Charles Allen on discovering the bones of the Buddha

The bones of Lord Buddha have been discovered under a mound in Northern India. So why isn't everyone excited? Noted historian Charles Allen explains why

4 mins

In 1898 Colonial estate manager Willie Peppe's workers, digging at a mysterious hill in Northern India, found what seemed to be the most extraordinary discovery in Indian archaeology. 20 feet down they unearthed a huge stone coffer containing 5 ancient soapstone jars, over 1600 separate jewels and some bones. And one jar had an inscription that appeared to say they were the remains of the Buddha himself buried by his own 'clan', the Sakyas.

Sadly, the involvement of Dr Anton Führer, a shadowy German archaeologist subsequently exposed as a fake and a fraud, has cast doubt and scandal over this amazing find.  For over 100 years it has been ignored and avoided.

In a new film, The Bones of the Buddha, renowned historian Charles Allen sets out to solve the mystery once and for all.

Allen was initially drawn to the project through his interest in the ‘orientalists’ of the British period in India, the men who rediscovered India’s history through things like coins, inscriptions and finding old manuscripts.

“They've always been my heroes in a lot of ways,” he says . “Guys like William Smith, the father of Indian studies, and in particular, James Principe, the guy who sits down and actually beaks the code of this strange and mysterious language.”

That language is Brahmi, devised by Emperor Ashoka, and India’s first written language.  It is also the language found inscribed on a vase found at the Piprahwa excavation, the authenticity of which is the key to solving the mystery. The inscription dates the vase to the time of Emperor Ashoka and confirms Allen’s theory that the Sakya clan’s portion of the original remains of the Buddha were dug up by Ashoka, divided even further and then reburied with jewels.

The key to the program was convincing one of the world’s leading epigraphists, Professor Harry Falk, to travel to India to study the inscription and validate it’s authenticity. Professor Falk had largely ignored the Pripahwa discovery because of the controversy but was genuinely excited by what he found.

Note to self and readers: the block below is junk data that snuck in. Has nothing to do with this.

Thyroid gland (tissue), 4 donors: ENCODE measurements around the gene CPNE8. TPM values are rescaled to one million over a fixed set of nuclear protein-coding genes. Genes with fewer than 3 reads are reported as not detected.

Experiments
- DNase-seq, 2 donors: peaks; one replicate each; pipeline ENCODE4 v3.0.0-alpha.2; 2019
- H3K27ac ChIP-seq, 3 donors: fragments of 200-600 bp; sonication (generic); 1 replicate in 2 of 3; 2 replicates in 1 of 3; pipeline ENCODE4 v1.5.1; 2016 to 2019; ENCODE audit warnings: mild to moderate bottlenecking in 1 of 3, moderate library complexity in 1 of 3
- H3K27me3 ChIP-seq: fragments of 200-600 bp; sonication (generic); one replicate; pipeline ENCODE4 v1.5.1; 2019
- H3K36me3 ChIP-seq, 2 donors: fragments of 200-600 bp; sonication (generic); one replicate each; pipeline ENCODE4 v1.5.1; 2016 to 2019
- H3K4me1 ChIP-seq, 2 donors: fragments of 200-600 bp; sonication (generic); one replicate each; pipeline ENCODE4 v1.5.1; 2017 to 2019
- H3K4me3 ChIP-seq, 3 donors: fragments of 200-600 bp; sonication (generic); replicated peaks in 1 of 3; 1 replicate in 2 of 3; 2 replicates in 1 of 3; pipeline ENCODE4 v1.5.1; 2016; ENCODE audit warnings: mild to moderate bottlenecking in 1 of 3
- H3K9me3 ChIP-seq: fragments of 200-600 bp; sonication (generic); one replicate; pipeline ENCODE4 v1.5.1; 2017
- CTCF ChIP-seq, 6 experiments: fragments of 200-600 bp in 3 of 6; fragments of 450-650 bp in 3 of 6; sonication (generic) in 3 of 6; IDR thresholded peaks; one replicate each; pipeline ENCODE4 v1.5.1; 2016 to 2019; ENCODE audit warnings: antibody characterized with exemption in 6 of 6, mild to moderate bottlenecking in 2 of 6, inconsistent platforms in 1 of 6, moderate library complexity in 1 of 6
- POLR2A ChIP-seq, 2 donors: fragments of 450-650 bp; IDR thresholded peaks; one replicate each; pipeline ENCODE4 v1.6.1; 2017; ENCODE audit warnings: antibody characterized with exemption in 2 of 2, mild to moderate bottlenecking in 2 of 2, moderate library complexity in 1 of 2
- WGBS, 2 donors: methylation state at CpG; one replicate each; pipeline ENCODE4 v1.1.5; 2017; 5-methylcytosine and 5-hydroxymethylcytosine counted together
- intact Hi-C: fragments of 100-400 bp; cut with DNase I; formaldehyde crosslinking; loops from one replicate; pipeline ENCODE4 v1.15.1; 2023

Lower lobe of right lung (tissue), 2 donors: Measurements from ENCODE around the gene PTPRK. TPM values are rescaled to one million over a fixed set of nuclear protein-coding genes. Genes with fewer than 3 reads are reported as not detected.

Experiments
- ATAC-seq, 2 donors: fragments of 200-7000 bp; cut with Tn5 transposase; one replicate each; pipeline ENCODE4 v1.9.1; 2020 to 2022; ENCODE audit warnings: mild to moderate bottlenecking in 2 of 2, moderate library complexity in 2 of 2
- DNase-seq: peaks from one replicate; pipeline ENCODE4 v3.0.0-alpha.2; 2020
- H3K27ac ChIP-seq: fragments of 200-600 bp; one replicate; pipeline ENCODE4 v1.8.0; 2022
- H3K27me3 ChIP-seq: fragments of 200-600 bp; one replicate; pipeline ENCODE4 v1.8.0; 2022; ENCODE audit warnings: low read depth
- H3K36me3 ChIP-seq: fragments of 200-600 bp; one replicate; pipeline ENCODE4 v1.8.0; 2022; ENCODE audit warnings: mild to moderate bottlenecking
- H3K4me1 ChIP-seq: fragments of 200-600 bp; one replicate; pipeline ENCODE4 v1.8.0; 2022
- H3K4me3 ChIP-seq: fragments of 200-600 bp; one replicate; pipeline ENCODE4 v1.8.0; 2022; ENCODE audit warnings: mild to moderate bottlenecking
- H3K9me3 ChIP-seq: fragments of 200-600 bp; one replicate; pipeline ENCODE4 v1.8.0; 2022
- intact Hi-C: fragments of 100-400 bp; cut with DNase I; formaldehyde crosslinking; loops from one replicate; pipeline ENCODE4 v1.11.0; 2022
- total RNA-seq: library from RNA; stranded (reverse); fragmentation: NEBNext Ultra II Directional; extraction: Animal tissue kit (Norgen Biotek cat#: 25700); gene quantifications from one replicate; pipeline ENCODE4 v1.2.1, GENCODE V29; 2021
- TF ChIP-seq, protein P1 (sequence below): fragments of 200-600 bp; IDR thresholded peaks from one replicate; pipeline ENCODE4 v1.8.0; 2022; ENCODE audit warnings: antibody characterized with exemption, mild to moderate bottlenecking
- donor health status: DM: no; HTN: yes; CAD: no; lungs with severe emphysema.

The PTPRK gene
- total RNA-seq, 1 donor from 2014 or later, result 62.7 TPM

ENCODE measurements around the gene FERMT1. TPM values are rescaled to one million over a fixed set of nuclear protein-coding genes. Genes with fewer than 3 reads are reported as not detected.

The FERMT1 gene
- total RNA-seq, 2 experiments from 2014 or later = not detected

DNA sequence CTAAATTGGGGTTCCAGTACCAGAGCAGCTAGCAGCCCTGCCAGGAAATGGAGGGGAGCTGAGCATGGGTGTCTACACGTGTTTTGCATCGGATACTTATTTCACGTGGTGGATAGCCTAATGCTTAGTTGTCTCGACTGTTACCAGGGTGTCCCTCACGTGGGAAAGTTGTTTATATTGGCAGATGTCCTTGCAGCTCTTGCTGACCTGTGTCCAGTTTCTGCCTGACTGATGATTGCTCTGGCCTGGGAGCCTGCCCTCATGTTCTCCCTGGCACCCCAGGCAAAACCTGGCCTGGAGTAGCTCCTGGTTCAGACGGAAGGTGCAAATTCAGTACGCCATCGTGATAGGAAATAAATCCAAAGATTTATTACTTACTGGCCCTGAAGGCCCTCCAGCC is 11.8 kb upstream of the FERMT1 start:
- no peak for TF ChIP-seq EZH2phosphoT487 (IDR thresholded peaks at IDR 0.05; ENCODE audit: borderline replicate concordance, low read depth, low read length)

“And as you’ll see in the film, he has no doubts about it," says Allen. "He says that it is quite patently genuine and he explains why. There’s a word used for remains, that has not been used anywhere else.”

Professor Falk was also able to confirm that the coffer was also from the Ashokan period.

“He measured it, examined it and confirmed it as an Ashokan artifact,” explains Allen. It conformed to Ashokan yard, the measurement introduced by Emperor Ashoka, and displayed exceptionally high quality craftsmanship.”

“More excitingly, Professor Falk discovered little black spots in this pink sandstone that confirmed it came from the same quarry as the Lumbini column, erected by Ashoka, came from.”

The Indian authorities, however, seem less convinced, leaving these important relics neglected. The vase with the inscription is kept in a metal cabinet in the back of a dusty office. The giant stone coffer sits in a courtyard in the museum in Calcutta, mislabelled and left out in the elements.

“The help we got from the Archaeological Survey in India and the museum was minimal.’ Says Allen. “They were just very, very unwilling to help. It took six weeks of negotiation to get them to open up and show the vase with the inscriptions.”

His request to see the jewels that were discovered with the remains was met with a curt refusal.

I asked Allen why he felt there was such apathy towards such a potentially monumental find and he readily admits that it is the involvement of Dr Führer tainted them, despite the fact that he has  “a whole series of letters “ that indicate that say Führer never visited the site until six weeks after the excavation.

It doesn't help, either, that one of the world’s experts on Buddhist relics, Dr Michael Willis from the British Museum, is not convinced of the find’s authenticity. Allen says that he asked Dr Willis to take part in the program but he refused because it was “too hot to handle.”

Allen says that Doctor Willis is yet to be convinced that the inscription is genuine.

“It’s maddening,’ explains Allen.  “It’s not just Professor Harry Falk who has said it was genuine, but the other great Sanskritist of our era, Professor Richard Salomon of the University of Seattle has also said that there is no question that it is anything part genuine.”

After decades of research, Allen hopes that this film will finally lay the myth to rest and finally remove the stain of impropriety from this important excavation.

“It’s just thrilling to be able to bring this story to a conclusion after ten years,’ he says. ‘And thrilling that to have a great, world leading authority like Professor Harry Falk say that it’s genuine.”

The Bones of the Buddha was produced by Icon Films and will air on National Geographic UK on May 11th, 2013 at 8pm.

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